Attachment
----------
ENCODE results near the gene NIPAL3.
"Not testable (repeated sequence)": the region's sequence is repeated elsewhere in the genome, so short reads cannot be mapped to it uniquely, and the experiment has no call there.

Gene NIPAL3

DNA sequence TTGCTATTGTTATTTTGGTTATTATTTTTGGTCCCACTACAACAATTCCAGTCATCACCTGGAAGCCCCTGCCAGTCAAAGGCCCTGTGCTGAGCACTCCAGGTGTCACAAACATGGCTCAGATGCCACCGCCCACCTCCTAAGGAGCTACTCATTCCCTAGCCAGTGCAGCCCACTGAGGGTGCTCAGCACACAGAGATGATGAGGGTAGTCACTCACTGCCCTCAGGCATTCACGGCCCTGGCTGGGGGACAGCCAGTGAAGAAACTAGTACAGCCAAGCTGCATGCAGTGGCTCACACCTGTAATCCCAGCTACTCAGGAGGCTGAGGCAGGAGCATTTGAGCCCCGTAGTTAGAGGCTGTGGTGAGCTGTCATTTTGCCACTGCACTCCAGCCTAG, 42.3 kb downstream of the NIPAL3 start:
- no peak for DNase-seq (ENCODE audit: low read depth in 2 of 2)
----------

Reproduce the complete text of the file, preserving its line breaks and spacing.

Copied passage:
ENCODE results near the gene NIPAL3.
"Not testable (repeated sequence)": the region's sequence is repeated elsewhere in the genome, so short reads cannot be mapped to it uniquely, and the experiment has no call there.

Gene NIPAL3

DNA sequence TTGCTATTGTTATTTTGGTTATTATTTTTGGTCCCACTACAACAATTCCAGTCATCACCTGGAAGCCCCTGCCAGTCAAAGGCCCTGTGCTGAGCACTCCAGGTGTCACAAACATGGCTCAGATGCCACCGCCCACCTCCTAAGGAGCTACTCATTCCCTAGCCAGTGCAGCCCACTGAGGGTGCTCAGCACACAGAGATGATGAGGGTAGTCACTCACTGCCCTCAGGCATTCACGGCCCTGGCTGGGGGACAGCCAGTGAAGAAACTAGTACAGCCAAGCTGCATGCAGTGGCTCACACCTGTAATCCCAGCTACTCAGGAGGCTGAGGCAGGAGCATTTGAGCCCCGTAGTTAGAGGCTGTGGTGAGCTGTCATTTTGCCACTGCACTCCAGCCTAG, 42.3 kb downstream of the NIPAL3 start:
- no peak for DNase-seq (ENCODE audit: low read depth in 2 of 2)